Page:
He's shown signs of that during the course of the year. I think most closers do. You're in a real tight spot and he's a power pitcher, and he has to come in with a lot of energy and every once in a while he's just a little too hyped up. That's what makes him really good, too, one of the best. Just hope that when he comes in, he's on an even keel there and not try to do too much.
Yes, Billy has been magnificent all year for us. He's had his up-and-downs, like most closers, but I'll give him the ball again right away.

Q. If the problem is that he's too hyped, tonight is Game 7, are you worried about him tonight?
WILLIE RANDOLPH: Sometimes that works for you, too. Every once in a while you can overthrow the ball. I'm sure with the Yankee series, he was like that. There was a time during the regular season where he was like that. You just hope that, again, he's at a point where he can regroup, throw a few pitches out of the zone, you might get a hit every once in a while.
Billy is good because he has a tendency to regroup and get back in the rhythm of things just like he did last night and next time he might come in there and just blow lights out. I have a lot of faith in him. He'll get the ball right away, and that's the faith I have in him. He's my guy.

Q. Various managers have different characteristics. Joe Torre describes Jim Leyland, for instance, as a feel manager; he feels it. You managed against La Russa now for a week, what is characteristic about him? I know you observed him in both leagues. What is the signature style or thing that makes him so successful for so long?
WILLIE RANDOLPH: Tony is a winner. I don't particularly observe or dictate -- or observe styles. He's shown he can do that. He's in control of his ballclub and the game. He has a feel for his people, which I think is very important for any good manager to understand your personnel and how to put them in the right place at the right time. Tony has been doing this for a long, long time. He communicates well with his people and he's always in control. I admired him. I was his teammate years ago. I played for him in 1990 when we went to the World Series and lost to the Reds. A tremendous amount of respect for Tony La Russa. He's one of the best in the game.
I don't always get into trying to emulate styles of different managers. I just respect what they do.

Q. Was he good to play for?
WILLIE RANDOLPH: Yeah, he was awesome. Very similar to the way he is right now. I'm sure he does things a little bit differently than he did at that time. That was back in 1990. But Tony is still on top of his game.

Q. The Tigers, what do you particularly admire or like about that team?
WILLIE RANDOLPH: Well, I've seen them play a little bit. I don't really know a whole lot about their club. They play very much like Jimmy, dictates they play with the fire and passion that Jimmy brings to the table.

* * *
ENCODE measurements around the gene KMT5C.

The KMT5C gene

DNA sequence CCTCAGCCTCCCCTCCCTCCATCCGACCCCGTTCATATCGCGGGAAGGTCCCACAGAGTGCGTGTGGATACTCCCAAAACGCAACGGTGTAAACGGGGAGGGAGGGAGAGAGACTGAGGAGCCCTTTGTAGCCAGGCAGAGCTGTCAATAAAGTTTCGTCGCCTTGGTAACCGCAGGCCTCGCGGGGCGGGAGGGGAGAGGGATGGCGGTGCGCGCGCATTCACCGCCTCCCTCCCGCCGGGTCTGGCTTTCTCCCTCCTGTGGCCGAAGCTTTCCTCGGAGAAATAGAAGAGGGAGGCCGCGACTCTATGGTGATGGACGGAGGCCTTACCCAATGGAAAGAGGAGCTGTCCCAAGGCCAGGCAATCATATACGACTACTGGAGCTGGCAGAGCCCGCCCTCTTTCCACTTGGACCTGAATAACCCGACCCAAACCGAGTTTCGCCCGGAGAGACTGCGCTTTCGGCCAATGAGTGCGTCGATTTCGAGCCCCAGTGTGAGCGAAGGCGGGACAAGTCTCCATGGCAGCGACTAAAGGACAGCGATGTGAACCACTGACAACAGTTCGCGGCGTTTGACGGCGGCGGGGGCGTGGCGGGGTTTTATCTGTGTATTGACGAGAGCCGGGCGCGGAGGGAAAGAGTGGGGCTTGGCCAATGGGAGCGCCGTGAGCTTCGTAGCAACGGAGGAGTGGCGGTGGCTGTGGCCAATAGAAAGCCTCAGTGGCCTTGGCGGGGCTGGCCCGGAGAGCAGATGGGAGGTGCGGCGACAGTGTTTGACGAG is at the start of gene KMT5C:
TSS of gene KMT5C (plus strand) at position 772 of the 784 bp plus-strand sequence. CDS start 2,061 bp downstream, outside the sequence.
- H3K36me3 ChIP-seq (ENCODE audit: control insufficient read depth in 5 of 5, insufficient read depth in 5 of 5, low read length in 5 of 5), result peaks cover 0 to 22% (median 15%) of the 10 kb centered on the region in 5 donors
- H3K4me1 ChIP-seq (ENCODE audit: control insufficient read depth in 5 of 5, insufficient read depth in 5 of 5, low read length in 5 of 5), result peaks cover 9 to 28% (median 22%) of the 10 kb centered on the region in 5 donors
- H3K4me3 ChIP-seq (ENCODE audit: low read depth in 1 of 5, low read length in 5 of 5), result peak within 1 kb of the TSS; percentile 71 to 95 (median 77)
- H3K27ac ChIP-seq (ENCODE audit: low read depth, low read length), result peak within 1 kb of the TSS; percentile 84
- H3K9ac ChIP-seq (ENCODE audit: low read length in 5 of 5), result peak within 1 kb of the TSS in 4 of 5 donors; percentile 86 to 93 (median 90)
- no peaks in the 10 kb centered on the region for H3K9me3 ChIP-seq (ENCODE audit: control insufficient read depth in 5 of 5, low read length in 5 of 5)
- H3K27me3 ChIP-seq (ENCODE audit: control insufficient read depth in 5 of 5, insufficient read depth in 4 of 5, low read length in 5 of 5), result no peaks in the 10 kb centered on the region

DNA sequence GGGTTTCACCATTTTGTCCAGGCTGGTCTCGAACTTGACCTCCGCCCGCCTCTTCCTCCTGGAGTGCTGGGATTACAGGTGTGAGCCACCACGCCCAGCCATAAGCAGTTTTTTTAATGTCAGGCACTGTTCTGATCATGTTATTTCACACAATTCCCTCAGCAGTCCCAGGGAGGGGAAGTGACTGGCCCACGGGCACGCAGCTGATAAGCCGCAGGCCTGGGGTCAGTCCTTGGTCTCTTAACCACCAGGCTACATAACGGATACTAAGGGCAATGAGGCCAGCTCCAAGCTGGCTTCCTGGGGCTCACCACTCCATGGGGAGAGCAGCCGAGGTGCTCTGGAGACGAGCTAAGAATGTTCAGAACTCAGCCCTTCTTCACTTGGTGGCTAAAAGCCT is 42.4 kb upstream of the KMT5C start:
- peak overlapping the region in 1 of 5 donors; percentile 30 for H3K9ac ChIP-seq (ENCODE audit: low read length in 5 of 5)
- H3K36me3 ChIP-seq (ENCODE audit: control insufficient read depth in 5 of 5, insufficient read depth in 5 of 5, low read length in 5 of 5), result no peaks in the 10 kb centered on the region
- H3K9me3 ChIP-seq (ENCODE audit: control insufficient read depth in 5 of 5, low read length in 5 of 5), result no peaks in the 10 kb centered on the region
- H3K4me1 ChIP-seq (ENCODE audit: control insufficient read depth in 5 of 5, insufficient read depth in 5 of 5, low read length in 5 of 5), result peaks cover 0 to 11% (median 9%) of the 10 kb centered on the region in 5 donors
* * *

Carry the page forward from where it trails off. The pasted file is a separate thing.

They obviously have some great arms, great young arms that they feed off of, picking up Pudge and I thought Sean Casey was a big pickup for them. They have some solid players, also. They are very balanced in a lot of ways. The bullpen is solid. They throw everything at you and with a lot of flare. So I'm looking forward to hopefully getting a chance to see them up close and in person, up close and personal.

Q. Could you elaborate a little bit on the taxi squad that you mentioned at the beginning. Who is down there?
WILLIE RANDOLPH: Milledge is down there, we have Dave Williams, Heath Bell, a few guys we can just tap into in case, God forbid, we have any injuries.

Q. Have you been in discussions as of right now of what might happen roster-wise?
WILLIE RANDOLPH: No, we have to take care of business first, today.

Q. What you said before, you got here at your normal time, all of your experience in this, how much comfort do managers and coaches and players take in going through their normal routine in this excitement?
WILLIE RANDOLPH: The first part of your question I'm not following.

Q. You got here at the normal time today.
WILLIE RANDOLPH: At the ballpark, okay.

Q. How much comfort do you take in the normal routine?
WILLIE RANDOLPH: Well, you try to stay on your routine. Get here a little earlier of course, but you try not to deviate too much. Make sure everyone is ready to play, do all our scouting report stuff and try to get a little workout in and be ready to go. My schedule is very similar to what happens for me and we want it to stay that way.

Q. How about the players?
WILLIE RANDOLPH: Don't change anything. All the guys do the same things every day. Ballplayers are creatures of habit. They get out there and do their routine, they are down in the cage and clubhouse having a good time before the game. We focus at certain times before the game, so there's no reason to change that.

End of FastScripts...